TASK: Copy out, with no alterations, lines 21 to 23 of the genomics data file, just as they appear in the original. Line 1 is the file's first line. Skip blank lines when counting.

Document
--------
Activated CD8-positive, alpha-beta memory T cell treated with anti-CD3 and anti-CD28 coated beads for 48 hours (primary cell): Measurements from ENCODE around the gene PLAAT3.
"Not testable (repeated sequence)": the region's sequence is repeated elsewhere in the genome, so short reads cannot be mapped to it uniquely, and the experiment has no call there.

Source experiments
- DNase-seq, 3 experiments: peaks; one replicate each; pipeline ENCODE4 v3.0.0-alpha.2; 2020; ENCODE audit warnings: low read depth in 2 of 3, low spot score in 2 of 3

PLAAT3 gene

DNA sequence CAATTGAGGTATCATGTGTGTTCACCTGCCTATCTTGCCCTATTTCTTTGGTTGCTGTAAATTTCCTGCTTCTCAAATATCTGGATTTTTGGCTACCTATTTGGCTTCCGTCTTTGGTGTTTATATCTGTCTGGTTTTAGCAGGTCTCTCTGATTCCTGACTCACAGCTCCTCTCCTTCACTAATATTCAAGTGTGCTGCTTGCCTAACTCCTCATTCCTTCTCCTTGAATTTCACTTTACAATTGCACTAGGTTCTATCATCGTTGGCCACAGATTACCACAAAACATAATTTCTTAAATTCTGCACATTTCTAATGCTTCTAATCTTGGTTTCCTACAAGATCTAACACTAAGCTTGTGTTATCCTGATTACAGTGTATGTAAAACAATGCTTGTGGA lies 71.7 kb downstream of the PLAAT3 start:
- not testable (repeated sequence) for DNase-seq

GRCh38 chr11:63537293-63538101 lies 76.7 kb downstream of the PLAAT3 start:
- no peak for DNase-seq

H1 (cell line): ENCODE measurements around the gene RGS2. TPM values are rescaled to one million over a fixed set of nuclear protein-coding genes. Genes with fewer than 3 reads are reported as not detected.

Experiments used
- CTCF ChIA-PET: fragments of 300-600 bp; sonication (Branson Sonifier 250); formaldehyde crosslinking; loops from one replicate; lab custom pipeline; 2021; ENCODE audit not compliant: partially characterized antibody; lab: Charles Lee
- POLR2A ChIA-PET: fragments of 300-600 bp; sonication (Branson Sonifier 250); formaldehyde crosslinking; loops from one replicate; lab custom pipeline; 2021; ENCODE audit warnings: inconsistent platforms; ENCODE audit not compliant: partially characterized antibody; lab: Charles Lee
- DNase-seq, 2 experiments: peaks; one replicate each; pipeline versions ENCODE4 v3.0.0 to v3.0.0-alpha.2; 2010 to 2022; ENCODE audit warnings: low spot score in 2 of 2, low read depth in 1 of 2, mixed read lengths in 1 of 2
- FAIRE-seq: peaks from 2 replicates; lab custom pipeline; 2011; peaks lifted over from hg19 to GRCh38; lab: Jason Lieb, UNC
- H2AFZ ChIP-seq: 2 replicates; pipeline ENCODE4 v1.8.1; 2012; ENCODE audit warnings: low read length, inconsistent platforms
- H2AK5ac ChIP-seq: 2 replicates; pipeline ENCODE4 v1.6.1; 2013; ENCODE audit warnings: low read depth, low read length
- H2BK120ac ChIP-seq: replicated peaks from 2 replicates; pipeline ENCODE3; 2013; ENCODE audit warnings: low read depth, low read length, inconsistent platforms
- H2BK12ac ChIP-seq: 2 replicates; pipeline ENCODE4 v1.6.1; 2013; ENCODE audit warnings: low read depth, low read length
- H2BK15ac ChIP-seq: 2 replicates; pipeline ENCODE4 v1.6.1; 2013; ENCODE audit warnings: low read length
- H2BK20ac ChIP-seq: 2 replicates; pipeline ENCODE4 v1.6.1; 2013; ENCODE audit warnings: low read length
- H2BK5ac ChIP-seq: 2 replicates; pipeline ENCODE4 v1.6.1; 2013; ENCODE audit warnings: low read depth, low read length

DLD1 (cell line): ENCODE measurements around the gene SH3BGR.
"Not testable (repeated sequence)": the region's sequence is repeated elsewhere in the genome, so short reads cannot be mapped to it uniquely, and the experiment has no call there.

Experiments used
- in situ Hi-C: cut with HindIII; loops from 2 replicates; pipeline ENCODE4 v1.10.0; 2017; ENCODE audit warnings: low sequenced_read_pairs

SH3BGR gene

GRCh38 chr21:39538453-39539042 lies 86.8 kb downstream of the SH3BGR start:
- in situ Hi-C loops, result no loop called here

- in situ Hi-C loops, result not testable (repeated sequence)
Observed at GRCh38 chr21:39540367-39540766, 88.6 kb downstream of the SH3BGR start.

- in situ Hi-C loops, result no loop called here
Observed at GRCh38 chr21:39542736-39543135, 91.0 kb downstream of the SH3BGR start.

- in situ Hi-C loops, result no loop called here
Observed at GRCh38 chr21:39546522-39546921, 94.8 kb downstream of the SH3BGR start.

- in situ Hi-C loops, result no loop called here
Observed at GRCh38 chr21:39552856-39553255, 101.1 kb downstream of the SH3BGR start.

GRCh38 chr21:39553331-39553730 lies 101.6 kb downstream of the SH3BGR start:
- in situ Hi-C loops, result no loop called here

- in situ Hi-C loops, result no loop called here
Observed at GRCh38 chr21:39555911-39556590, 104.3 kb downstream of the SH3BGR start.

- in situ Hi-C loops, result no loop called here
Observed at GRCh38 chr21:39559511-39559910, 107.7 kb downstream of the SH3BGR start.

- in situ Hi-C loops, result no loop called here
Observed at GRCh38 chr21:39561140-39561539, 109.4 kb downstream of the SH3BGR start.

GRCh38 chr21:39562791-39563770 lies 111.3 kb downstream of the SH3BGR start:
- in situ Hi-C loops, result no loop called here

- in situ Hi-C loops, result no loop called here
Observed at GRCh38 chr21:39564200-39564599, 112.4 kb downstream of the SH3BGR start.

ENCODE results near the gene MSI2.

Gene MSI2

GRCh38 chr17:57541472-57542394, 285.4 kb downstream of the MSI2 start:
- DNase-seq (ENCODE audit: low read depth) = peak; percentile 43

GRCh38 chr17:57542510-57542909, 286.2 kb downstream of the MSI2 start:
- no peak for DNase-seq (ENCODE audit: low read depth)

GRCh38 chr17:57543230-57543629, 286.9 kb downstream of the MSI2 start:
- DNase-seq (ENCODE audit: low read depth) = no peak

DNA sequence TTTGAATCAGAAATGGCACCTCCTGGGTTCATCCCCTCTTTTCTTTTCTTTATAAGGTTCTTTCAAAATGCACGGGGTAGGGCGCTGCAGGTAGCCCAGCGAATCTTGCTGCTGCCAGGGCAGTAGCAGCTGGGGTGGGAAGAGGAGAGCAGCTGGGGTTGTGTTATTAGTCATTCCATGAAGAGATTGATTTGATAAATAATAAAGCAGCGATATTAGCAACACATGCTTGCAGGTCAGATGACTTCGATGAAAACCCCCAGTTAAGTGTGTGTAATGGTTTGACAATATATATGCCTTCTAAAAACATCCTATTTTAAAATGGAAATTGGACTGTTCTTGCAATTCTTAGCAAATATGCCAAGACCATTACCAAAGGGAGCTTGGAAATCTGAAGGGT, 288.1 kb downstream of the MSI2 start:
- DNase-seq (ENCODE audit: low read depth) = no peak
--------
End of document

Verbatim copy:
- H2BK20ac ChIP-seq: 2 replicates; pipeline ENCODE4 v1.6.1; 2013; ENCODE audit warnings: low read length
- H2BK5ac ChIP-seq: 2 replicates; pipeline ENCODE4 v1.6.1; 2013; ENCODE audit warnings: low read depth, low read length

DLD1 (cell line): ENCODE measurements around the gene SH3BGR.